Body language certainly impacts how persuasive we appear. After all, if you seem nervous, you won’t be as effective. To appear more relaxed, avoid postures that can make you appear closed off or uptight. “Showing open body language is more persuasive than closed body language,” says Dr. Marsden. “Closed body language would be crossing your arms and/or legs and making yourself look smaller. This does not show confidence.” You should also stand tall with your shoulders back and head held high, as physical confidence can relay that you’re also emotionally and psychologically strong, says Dr. Lombardo. “For example, when you are buying a car, your physical confidence will increase the likelihood that the sales person will believe you to be psychologically confident and even walk away if you don’t like the deal,” she says.
Lean in…with caution
Leaning in toward another person is a classic persuasive technique. Sure, it can help you bond, but don’t overdo it, or you could make the person feel as if you’re invading their personal space. “While leaning in is often a sign of interest and excitement, don’t be afraid to relax and lean back if the conversation is getting too intense,” says McCurdy. “Pushing too hard—with your words or body language—can make the other person uncomfortable.” When it comes to touching the other person, always use caution, says Dr. Lombardo. “If it is appropriate, use touch, such as a handshake or a touch on the shoulder,” she says. “This increases the connection between you when used properly.”
Watch your tone and pace
Your tone of voice also can impact your effectiveness, according to Dr. Lombardo. Using an enthusiastic tone of voice can help the other person get excited about your idea. Just try to match the pace of the other person’s speech at the same time. “If, for example, you are speaking with someone who speaks quickly, it’s important that you not speak overly slowly. Otherwise, they may be annoyed with how slowly you speak,” Dr. Lombardo says. The same thing goes for volume, she explains. People who tend to speak softly won’t feel as comfortable with a loud talker.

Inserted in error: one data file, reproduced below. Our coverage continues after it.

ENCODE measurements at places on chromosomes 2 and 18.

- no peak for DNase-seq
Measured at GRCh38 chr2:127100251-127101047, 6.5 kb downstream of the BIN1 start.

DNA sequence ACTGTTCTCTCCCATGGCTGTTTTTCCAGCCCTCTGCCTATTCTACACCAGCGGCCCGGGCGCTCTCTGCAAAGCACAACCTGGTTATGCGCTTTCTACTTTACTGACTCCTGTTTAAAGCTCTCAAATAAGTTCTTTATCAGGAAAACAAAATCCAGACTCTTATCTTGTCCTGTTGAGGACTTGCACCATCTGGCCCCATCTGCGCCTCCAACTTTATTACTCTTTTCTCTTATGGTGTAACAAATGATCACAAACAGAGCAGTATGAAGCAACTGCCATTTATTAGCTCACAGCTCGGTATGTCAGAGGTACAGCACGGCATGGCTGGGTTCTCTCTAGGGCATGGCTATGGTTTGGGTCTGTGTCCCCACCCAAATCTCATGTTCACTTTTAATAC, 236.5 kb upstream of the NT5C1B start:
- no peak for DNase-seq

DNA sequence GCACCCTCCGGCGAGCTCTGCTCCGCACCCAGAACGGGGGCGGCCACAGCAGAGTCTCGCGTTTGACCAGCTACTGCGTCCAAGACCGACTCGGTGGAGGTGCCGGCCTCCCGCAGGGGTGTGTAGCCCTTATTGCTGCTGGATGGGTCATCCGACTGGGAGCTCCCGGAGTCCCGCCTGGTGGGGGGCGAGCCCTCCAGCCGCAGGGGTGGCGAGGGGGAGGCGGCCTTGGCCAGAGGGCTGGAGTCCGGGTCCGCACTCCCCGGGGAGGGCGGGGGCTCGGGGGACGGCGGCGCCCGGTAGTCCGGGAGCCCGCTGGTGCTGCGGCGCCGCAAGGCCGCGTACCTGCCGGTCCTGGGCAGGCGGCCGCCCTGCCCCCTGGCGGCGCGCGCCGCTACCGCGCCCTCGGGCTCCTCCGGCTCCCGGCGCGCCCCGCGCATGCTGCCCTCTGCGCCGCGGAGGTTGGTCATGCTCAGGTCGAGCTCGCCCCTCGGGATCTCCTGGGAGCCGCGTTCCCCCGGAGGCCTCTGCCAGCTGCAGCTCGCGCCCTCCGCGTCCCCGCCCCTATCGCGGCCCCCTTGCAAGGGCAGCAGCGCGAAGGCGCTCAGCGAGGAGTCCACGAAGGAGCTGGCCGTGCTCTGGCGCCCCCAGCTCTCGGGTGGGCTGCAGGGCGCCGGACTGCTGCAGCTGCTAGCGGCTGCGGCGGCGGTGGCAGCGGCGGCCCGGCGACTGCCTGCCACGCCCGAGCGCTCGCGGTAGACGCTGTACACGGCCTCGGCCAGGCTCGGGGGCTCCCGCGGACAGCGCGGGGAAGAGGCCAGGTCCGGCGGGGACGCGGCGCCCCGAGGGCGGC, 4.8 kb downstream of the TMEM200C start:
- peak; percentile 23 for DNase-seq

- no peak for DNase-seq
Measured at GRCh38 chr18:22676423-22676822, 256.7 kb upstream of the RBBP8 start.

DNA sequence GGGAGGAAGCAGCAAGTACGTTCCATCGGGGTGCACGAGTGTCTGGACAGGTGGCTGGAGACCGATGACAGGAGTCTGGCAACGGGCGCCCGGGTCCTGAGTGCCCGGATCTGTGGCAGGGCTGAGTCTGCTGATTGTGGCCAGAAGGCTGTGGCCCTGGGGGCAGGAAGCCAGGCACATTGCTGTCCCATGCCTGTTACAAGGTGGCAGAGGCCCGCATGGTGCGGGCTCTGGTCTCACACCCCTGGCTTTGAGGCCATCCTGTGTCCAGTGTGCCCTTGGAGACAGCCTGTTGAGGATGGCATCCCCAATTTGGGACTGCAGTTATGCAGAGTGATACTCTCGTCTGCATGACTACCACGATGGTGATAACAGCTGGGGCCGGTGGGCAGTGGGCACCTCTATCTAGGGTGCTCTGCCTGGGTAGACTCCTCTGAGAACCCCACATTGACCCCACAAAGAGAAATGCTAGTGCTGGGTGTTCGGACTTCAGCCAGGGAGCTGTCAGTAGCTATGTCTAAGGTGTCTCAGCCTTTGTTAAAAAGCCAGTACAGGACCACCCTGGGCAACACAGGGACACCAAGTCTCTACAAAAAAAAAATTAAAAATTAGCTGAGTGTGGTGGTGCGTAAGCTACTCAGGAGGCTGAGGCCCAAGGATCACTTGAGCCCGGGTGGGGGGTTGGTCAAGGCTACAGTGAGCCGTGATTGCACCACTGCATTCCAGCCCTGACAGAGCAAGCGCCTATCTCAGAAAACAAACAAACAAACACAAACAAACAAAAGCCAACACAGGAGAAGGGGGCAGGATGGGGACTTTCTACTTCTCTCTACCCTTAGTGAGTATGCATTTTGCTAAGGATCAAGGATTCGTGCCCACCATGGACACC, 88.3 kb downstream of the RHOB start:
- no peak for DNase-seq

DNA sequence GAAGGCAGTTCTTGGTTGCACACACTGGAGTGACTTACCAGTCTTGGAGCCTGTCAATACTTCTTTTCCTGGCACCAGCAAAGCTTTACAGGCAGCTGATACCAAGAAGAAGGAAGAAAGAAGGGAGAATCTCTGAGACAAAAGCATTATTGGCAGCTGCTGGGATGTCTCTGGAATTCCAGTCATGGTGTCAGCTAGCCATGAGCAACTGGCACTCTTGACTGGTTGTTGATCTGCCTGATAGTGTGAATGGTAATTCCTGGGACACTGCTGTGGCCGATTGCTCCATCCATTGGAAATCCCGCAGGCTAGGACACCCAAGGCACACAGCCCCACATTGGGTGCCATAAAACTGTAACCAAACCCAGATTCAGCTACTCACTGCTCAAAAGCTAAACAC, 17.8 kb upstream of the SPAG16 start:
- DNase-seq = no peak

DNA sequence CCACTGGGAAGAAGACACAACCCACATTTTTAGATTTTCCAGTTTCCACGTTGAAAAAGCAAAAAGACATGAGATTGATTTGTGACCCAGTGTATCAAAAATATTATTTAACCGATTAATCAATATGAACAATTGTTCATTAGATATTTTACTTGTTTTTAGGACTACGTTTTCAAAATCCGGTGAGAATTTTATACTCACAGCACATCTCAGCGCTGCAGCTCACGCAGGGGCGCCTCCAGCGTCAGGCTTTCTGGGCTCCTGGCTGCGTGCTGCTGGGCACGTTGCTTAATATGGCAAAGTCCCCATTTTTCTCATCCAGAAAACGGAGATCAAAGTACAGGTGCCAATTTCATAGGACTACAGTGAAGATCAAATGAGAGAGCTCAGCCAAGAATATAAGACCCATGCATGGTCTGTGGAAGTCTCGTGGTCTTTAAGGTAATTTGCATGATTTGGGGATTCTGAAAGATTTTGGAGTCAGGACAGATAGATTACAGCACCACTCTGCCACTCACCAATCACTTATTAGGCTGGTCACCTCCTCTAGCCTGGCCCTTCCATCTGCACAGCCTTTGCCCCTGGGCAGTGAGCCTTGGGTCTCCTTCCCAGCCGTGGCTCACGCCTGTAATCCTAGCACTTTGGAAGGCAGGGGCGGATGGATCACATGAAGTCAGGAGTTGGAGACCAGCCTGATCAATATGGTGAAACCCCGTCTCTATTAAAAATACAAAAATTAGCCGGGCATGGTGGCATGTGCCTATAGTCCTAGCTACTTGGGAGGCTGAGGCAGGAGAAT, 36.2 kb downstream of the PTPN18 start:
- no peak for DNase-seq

Many people get nervous about trying to selling their ideas, either because they lack confidence or because they fear public speaking. One way to overcome this anxiety is through practice. “This may sound useless, but it can be incredibly helpful for someone with social anxiety, especially if their partner throws out some tough questions,” Dr. Marsden says. “The more they practice, the more prepared they will feel.” Even speaking in front of a mirror can be helpful.
Nervousness also manifests in our body language, especially in our hands, says McCurdy. “When we get nervous, we tend to clench our fists and fidget with our hands,” she says. “This tension translates throughout our whole body and even into our language.” To ease the anxiety, she recommends these tips: If you’re sitting, place your hands on your knees and relax your fingers—perhaps even keep your palms up, as if you’re meditating. If you’re standing, keep your fingers relaxed and open. “You’ll find that you become more relaxed and open when your hands are relaxed, and when you are focusing on your hands, you forget—at least a little—about all of the other tension you are feeling,” McCurdy says.
Be assertive, not aggressive
Above all, remember that the goal is to be a strong advocate for your ideas, but not to the point of being overbearing. Assertiveness means expressing your own needs and wants while being respectful to others, while aggression disrespectfully expresses your own needs and wants, says Dr. Lombardo. “People often say, ‘I didn’t want to seem rude or mean.’ You can be assertive without being rude to the other person,” she says. Also avoid trying too hard to sound persuasive, says Dr. Marsden, since it turns people off. “Most people don’t want to be persuaded or manipulated, so you should not be obvious about it,” she says.
|By Jennifer Brozak
Originally Published on Readers Digest